India revokes Kashmir’s special status, upending status quo

Move could significantly shift the demographics of the disputed Muslim-majority territory

An Indian soldier patrols outside the residence of National Conference party president Farooq Abdullah, in Srinagar, India, August 4, 2019.  (AP Photo/Mukhtar Khan)
An Indian soldier patrols outside the residence of National Conference party president Farooq Abdullah, in Srinagar, India, August 4, 2019. (AP Photo/Mukhtar Khan)

SRINAGAR, India — India’s Hindu nationalist-led government has initiated a revocation of the special constitutional status of Kashmir on Monday amid an uproar in Parliament and a huge troop deployment in the disputed region.

Home Minister Amit Shah told members of the upper house on Monday morning that the government has decided to repeal a law that gives special status to the Himalayan region of Jammu and Kashmir by presidential order. Shah says that the government has also decided to split the state into two union territories — Jammu and Kashmir, which will have a legislature, and Ladakh, which will be ruled directly by the central government without a legislature of its own.

Kashmir is divided between India and Pakistan and both claim the region in its entirety.

The law, Article 370 of the Constitution, forbids Indians outside the state from permanently settling, buying land, holding local government jobs and securing education scholarships. Critics of such a measure say that in doing away with this provision, the government hopes to change Indian-controlled Kashmir’s Muslim-majority demographics by allowing in a flood of new Hindu residents.

Indian Hindu pilgrims carry bags on their head as they trek up to Chandanwari in Kashmir, some 115 km southeast of Srinagar, during the annual Hindu pilgrimage on July 27, 2019 to the holy cave shrine of Amarnath. (TAUSEEF MUSTAFA / AFP)

To tackle any law and order situation, the region has been put under a heavy security cover, with prohibitory orders in place against public assembly. Millions were stranded in their homes as authorities also suspended some internet services and deployed thousands of fresh troops around the increasingly tense region.

Around midnight in Kashmir, government forces laid steel barricades and razor wire on roads and intersections to cut off neighborhoods in Srinagar, the region’s main city. The government issued a security order banning public meetings, rallies and movement and said schools would be closed.

Authorities also suspended internet services on cellphones, a common tactic to prevent anti-India demonstrations from being organized and to stop the dissemination of news.

The order affects about 7 million people living in the region.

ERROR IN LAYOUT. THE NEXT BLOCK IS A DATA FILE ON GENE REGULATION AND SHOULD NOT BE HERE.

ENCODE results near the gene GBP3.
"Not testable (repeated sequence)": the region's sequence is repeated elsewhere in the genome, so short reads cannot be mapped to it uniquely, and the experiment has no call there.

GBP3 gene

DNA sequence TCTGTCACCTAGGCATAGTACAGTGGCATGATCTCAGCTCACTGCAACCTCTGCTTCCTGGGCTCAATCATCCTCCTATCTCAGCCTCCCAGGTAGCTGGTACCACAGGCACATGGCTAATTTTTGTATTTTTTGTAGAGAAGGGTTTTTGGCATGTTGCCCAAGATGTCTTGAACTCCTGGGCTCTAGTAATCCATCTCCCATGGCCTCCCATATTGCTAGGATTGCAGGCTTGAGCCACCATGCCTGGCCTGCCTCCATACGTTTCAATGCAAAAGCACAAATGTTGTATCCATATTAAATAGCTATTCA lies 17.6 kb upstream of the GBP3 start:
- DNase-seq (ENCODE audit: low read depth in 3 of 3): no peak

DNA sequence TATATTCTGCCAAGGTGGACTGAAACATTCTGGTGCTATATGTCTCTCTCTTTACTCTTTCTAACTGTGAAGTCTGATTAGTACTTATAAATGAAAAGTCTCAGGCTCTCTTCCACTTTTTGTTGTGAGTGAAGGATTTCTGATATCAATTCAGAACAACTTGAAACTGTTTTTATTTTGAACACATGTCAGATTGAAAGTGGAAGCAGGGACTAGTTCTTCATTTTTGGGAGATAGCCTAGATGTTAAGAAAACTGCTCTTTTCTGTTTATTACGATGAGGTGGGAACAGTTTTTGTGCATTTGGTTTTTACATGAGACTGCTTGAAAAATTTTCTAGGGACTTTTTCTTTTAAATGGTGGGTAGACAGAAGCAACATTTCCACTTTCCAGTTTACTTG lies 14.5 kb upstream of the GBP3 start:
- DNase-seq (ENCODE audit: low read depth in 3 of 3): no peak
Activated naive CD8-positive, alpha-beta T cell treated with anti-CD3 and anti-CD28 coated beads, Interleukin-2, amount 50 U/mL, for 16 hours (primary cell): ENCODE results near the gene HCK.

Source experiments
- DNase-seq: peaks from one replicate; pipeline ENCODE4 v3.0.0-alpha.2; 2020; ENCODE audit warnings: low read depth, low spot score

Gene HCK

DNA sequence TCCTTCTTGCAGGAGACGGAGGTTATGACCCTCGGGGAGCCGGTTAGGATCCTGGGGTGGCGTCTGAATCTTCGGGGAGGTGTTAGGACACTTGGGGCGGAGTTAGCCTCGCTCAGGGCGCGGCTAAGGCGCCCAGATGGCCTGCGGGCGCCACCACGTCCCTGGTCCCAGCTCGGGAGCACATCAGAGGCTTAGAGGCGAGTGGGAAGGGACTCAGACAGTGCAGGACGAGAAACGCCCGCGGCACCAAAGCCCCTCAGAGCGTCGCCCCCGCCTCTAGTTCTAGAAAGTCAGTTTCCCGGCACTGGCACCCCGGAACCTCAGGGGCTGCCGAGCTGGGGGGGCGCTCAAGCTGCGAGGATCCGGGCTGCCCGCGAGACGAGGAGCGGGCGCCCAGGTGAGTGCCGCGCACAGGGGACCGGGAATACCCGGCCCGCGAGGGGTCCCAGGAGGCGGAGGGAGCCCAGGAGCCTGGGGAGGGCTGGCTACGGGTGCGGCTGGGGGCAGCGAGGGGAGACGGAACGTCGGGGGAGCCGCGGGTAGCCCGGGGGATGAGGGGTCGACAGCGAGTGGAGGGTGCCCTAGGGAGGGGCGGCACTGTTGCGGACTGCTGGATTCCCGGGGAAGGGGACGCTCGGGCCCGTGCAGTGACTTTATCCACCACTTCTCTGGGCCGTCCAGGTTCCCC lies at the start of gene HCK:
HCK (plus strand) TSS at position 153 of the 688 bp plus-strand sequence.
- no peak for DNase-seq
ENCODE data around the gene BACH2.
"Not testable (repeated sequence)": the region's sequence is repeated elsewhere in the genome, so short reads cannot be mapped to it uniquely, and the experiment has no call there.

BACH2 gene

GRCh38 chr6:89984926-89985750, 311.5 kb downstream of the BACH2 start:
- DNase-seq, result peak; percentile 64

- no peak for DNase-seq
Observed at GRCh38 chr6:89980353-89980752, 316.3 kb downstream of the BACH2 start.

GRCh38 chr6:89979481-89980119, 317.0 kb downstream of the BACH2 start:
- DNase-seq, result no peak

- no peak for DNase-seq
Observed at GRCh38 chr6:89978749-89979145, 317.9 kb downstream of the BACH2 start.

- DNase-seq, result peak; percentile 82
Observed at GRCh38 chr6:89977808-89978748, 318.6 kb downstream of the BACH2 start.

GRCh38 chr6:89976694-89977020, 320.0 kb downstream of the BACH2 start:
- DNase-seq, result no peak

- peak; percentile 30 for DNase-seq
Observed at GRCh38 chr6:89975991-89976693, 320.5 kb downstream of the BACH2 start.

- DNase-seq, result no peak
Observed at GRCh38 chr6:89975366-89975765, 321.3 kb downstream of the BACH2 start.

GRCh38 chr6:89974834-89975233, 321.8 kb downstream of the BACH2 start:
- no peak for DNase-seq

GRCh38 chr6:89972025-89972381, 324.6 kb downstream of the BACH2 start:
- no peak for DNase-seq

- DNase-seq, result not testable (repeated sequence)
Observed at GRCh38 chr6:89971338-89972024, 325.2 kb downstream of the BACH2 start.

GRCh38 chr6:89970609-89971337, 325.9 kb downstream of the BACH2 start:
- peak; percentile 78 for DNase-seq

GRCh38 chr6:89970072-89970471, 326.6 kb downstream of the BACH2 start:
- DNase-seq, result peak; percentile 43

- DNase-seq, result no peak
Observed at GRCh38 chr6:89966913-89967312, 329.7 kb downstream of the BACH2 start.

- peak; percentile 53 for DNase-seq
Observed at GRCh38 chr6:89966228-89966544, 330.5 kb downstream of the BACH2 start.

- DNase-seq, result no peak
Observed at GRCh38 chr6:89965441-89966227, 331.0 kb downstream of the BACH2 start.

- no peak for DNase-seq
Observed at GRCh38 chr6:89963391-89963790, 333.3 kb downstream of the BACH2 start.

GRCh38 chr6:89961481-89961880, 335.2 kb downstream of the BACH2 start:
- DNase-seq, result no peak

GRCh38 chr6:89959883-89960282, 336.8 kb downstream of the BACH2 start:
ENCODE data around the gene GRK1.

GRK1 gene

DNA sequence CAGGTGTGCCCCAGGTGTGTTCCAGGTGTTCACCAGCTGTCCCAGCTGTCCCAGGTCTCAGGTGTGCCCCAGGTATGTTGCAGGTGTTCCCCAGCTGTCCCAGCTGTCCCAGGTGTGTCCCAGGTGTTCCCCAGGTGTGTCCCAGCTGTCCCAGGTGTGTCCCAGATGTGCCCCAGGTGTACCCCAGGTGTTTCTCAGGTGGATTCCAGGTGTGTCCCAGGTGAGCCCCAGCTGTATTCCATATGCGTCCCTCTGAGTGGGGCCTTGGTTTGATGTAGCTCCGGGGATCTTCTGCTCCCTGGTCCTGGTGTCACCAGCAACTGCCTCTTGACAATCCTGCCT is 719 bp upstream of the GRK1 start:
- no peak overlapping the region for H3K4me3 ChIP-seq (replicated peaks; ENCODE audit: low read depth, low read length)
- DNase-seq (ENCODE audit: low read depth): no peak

The security deployment in recent days adds at least 10,000 soldiers and other forces in Kashmir, to what was already one of the world’s most militarized regions. India also has ordered thousands of tourists and Hindu pilgrims to leave the region.

Stranded Indian tourists walk to a railway station during restrictions in Jammu, India, August 5, 2019. (AP Photo/Channi Anand)

Prominent local politicians Mehbooba Mufti and Omar Abdullah were placed under house arrest by Indian police on Sunday evening, ahead of the government announcement.

“I believe I’m being placed under house arrest from midnight tonight & the process has already started for other mainstream leaders. No way of knowing if this is true but if it is then I’ll see all of you on the other side of whatever is in store. Allah save us,” Abdullah tweeted.

“To the people of Kashmir, we don’t know what is in store for us but I am a firm believer that what ever Almighty Allah has planned it is always for the better, we may not see it now but we must never doubt his ways. Good luck to everyone, stay safe & above all PLEASE STAY CALM,” he wrote. “Please don’t take the law in to your own hands, please stay calm. Violence will only play in to the hands of those who do not have the best interests of the state in mind.”

Tensions also have soared along the Line of Control, the volatile, highly militarized frontier that divides Kashmir between India and Pakistan, which both claim it entirely.

Indian firing along the Line of Control on Sunday wounded one woman, Pakistani police said. In Pakistani border villages, residents were moving to safer places or building and strengthening bunkers and shelters protecting them from cross-border fire.

Pakistani Prime Minister Imran Khan condemned the shelling by India and warned on Twitter that the situation has the potential to “blow up into a regional crisis.” He reiterated that “the only road to peace and security in South Asia runs through a peaceful and just settlement of Kashmir.”

Pakistan and India routinely blame each other for initiating border skirmishes.

Modi and his Hindu nationalist Bharatiya Janata Party won reelection early this year on a platform that included promises to do away with special rights for Kashmiris under India’s constitution.

Indian army soldiers guard during curfew like restrictions in Jammu, India, Monday, August 5, 2019. (AP Photo/Channi Anand)

At the Srinagar airport, hundreds of Indian and foreign visitors, including some Hindu pilgrims, congregated outside the main terminal, seeking seats on departing flights. Tourists and pilgrims also took buses out of the region, with authorities busing out hundreds of Indian students from Srinagar colleges.

Rebels in Indian-controlled Kashmir have been fighting Indian control since 1989. Most Kashmiris support the rebels’ demand that the territory be united either under Pakistani rule or as an independent country, while also participating in civilian street protests against Indian control. About 70,000 people have been killed in the uprising and the ensuing Indian crackdown.

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